BISMARCK, N.D. - Last week, when the University of Mary played basketball at Division One Nebraska in Lincoln, fans got to catch up with one of the greatest athletes to come out of the North Dakota, Darin Erstad.
Erstad is in this week's Sports Spotlight.
When Erstad arrived at a speaking engagement last week, something tripped the memory of the former Angels outfielder.
"There is a heavy accent that I'm very familiar with," said Erstad, Nebraska head coach.
It was the unmistakable twang of a North Dakotan, 150 of them, actually. In Lincoln to cheer U-Mary basketball on that night against the Huskers. Now the Nebraska baseball coach, the Jamestown native remembers that same support from his playing days.
"They put the games on the radio in Jamestown, and the only complaint I really received was that the games got kind of late because it was two hours later into the night, but to this day. The support I received from North Dakota, you know it's just a very special place," said Erstad.
Before amassing more than 1,500 hits over 14 Major League seasons, Erstad played Legion Ball with the Jamestown Eagles. He batted nearly .500, but in a pre-digital age, there were challenges getting noticed.
"I think we left we might have left the state of North Dakota one time, to play in Cody, Wyoming. So, to say the exposure wasn't there is an understatement," said Erstad.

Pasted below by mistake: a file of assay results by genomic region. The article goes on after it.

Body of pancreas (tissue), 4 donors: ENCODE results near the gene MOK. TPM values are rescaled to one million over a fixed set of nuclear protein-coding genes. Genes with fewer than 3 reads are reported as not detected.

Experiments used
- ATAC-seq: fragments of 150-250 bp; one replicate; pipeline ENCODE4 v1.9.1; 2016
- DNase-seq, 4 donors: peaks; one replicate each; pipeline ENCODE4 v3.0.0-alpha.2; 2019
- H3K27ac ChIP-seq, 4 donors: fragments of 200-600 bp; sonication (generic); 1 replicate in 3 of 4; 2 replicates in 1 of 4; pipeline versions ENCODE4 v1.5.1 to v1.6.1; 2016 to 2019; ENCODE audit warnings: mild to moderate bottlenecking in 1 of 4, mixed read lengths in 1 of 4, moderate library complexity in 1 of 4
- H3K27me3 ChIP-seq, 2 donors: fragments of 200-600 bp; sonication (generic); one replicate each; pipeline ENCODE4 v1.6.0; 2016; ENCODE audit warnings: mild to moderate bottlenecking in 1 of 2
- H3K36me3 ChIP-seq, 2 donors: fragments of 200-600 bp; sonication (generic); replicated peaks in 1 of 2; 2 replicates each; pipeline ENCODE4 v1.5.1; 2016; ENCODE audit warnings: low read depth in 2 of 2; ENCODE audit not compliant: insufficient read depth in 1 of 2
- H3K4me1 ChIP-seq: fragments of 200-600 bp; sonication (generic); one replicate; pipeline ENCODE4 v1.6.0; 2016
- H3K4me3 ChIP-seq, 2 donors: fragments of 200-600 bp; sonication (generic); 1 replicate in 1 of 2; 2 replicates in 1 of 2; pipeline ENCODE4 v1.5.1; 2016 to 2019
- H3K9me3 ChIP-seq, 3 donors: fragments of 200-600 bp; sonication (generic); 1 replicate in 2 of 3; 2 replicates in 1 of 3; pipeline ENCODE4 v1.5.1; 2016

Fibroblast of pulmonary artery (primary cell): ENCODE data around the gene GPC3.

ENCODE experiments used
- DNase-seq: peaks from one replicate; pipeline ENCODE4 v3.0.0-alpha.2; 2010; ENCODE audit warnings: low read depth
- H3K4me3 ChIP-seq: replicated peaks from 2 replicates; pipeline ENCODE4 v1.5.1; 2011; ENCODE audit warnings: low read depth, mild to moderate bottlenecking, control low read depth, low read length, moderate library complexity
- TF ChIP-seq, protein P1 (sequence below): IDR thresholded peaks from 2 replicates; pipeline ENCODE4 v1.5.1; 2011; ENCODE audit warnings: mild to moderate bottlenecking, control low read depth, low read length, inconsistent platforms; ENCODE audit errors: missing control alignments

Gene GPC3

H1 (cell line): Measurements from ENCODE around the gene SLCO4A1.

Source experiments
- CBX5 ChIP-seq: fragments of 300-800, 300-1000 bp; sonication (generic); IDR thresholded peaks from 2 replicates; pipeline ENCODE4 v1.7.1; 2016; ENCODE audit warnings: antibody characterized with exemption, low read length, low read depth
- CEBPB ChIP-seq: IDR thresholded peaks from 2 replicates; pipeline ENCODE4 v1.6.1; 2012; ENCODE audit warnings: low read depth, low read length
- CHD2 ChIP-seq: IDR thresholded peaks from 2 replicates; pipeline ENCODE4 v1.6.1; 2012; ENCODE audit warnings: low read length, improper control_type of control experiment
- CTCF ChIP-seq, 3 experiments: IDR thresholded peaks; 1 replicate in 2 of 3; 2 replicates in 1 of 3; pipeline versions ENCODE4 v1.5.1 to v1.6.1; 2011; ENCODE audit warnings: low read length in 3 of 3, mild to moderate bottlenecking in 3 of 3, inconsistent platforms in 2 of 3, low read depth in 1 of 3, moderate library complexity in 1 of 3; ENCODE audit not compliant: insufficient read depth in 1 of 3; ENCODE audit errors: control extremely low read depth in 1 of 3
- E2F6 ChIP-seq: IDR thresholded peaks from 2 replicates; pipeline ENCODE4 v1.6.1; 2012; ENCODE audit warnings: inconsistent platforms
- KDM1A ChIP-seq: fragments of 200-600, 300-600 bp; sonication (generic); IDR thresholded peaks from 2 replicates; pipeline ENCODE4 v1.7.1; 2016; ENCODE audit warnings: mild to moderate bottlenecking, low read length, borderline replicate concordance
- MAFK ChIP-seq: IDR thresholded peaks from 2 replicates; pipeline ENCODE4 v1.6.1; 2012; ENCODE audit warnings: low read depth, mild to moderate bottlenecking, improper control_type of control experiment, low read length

Fortunately, Nebraska came knocking. Erstad was taken by the Angels with the first overall pick in the '94 draft. But it was his work in with Nebraska football, 5 months earlier, that Husker fans remember.
"In Nebraska, most people don't even know I played baseball. They knew me as the punter. Football kind of runs the ship around here," said Erstad.
When you bring home a national football championship, that tends to happen. But for those back in Jamestown, they remember listening to the radio late at night, to support one of their own. It's that kind of spirit, that Erstad finds so endearing.
"As soon as you meet someone from North Dakota, you might not have been there for 30 years. But both people, all of the sudden, they might have lived in Texas and Ireland and they have totally different accents and they get together and 'Ya, You Know' it just comes back to. You know it's in your blood and I just love North Dakota," said Erstad.
He's made a living on a field of manicured sod, but the untamed prairies of North Dakota remain his home.